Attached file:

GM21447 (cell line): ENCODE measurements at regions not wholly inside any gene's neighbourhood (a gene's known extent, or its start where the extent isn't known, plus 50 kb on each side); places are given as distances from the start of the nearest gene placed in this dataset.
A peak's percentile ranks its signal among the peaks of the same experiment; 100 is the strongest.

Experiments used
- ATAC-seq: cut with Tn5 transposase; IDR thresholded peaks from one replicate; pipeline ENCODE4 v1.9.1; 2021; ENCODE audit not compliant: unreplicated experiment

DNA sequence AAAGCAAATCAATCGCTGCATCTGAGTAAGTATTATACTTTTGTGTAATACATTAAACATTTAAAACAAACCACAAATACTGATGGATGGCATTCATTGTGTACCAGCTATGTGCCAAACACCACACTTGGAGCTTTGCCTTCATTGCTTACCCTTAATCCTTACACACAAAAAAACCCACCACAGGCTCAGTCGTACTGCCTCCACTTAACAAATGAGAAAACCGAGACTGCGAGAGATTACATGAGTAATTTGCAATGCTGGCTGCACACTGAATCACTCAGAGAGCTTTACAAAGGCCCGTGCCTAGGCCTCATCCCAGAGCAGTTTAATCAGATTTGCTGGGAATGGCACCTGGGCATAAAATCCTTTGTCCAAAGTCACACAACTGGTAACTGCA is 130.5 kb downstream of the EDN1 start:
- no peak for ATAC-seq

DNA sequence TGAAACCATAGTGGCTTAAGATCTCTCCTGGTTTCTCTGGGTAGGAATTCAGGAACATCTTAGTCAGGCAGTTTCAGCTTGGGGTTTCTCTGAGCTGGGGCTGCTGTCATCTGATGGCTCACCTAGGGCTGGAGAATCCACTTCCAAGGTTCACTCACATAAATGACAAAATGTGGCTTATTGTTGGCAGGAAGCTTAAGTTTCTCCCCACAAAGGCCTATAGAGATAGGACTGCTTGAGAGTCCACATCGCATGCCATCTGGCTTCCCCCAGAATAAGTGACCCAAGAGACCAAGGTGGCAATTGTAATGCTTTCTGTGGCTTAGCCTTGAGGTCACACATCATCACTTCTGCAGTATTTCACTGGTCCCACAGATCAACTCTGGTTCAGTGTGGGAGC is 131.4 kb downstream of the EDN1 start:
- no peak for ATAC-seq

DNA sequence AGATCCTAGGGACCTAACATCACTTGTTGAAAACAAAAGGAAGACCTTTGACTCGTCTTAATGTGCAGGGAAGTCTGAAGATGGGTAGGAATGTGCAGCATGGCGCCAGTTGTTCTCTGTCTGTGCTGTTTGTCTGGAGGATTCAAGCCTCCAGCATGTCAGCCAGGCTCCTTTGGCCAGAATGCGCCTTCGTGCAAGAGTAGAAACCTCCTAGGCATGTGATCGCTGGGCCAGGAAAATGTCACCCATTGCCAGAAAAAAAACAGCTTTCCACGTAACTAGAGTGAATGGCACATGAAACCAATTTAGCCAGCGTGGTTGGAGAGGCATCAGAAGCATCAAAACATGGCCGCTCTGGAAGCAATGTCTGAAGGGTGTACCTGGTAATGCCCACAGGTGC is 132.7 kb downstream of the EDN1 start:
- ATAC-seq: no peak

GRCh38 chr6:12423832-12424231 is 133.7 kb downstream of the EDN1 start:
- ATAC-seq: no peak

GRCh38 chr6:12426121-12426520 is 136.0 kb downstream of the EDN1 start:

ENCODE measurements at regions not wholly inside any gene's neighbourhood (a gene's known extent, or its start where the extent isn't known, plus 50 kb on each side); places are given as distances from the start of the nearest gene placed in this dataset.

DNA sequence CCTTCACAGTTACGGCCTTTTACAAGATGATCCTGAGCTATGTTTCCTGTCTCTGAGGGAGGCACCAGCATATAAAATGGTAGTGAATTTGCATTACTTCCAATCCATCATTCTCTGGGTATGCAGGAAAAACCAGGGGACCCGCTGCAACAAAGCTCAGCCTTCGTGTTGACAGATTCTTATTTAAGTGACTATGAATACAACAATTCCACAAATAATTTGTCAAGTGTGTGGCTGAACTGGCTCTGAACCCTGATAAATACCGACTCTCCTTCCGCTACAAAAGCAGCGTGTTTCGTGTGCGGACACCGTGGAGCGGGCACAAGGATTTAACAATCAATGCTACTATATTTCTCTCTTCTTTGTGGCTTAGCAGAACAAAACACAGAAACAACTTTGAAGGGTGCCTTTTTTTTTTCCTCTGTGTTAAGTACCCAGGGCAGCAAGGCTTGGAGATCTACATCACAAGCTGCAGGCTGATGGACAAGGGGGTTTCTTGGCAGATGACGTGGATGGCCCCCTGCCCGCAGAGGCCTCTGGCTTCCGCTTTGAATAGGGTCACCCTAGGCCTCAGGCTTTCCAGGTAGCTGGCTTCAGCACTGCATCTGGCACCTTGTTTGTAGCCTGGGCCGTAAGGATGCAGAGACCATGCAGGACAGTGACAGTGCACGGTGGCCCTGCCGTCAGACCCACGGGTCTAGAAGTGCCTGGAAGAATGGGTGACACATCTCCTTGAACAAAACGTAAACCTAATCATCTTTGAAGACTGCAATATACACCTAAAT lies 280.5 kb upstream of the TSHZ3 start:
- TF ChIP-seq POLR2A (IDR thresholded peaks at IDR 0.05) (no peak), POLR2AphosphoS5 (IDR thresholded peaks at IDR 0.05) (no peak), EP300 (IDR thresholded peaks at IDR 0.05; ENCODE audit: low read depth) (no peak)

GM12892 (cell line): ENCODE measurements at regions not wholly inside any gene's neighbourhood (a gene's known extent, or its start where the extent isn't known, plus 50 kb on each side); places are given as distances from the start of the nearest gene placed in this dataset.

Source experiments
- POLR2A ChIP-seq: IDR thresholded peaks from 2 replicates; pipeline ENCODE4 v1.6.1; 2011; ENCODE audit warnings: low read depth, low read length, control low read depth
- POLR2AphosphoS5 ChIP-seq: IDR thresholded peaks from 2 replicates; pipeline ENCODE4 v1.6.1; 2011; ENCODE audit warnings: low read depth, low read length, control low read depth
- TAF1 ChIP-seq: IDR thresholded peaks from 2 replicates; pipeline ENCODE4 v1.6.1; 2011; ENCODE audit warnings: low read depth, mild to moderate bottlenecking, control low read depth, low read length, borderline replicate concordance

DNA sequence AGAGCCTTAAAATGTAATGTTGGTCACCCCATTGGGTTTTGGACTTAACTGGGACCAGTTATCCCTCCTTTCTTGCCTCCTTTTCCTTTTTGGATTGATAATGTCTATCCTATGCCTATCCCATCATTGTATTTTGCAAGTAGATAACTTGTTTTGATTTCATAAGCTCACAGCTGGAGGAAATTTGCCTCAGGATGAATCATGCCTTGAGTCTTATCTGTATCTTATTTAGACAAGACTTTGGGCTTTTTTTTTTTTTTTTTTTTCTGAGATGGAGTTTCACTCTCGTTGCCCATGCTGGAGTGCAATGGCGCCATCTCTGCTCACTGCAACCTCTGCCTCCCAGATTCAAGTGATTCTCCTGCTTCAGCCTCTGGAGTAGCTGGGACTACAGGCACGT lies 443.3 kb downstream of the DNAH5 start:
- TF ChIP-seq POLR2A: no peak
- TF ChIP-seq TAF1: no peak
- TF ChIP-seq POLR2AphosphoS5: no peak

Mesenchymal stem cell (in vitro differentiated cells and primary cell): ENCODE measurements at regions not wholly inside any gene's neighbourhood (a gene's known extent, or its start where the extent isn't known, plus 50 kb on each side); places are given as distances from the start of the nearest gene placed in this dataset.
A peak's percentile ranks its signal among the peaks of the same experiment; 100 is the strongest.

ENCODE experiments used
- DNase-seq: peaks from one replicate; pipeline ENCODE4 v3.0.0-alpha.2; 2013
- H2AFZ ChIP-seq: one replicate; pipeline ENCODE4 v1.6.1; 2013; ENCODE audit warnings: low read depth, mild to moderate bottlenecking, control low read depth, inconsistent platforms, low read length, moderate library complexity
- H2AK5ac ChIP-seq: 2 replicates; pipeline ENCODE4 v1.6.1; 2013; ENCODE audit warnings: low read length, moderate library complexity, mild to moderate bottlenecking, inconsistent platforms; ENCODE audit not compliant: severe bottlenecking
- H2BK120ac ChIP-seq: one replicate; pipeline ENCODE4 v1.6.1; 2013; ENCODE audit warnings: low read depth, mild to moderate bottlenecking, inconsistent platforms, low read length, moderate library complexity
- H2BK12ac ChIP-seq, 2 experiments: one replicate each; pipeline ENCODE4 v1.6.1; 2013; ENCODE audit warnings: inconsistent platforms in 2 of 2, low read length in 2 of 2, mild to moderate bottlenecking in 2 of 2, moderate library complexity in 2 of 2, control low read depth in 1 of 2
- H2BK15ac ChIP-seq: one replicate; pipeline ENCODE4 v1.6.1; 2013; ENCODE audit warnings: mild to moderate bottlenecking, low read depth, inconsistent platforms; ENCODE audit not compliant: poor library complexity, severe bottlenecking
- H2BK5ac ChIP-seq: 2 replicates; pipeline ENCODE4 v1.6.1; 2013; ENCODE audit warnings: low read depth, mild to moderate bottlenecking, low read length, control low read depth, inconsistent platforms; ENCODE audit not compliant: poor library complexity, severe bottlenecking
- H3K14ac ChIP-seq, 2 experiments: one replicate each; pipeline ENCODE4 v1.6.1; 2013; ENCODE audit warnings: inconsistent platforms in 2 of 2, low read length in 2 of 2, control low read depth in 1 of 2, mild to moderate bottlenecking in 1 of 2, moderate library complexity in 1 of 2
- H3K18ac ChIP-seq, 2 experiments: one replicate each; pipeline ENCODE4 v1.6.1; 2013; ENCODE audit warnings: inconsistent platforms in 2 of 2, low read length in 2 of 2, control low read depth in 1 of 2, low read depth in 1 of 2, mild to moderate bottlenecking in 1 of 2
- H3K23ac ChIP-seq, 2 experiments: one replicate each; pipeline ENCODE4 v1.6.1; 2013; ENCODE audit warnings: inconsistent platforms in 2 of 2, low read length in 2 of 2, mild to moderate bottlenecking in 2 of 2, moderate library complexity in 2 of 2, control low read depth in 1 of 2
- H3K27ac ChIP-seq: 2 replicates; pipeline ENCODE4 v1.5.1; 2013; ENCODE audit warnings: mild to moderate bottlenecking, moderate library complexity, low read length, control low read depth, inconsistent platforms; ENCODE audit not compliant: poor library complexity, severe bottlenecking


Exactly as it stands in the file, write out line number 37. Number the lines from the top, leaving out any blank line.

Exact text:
- H3K18ac ChIP-seq, 2 experiments: one replicate each; pipeline ENCODE4 v1.6.1; 2013; ENCODE audit warnings: inconsistent platforms in 2 of 2, low read length in 2 of 2, control low read depth in 1 of 2, low read depth in 1 of 2, mild to moderate bottlenecking in 1 of 2